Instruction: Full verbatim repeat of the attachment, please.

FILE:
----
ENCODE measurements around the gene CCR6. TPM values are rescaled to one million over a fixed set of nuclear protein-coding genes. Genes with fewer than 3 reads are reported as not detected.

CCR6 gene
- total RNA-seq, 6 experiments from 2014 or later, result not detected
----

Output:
ENCODE measurements around the gene CCR6. TPM values are rescaled to one million over a fixed set of nuclear protein-coding genes. Genes with fewer than 3 reads are reported as not detected.

CCR6 gene
- total RNA-seq, 6 experiments from 2014 or later, result not detected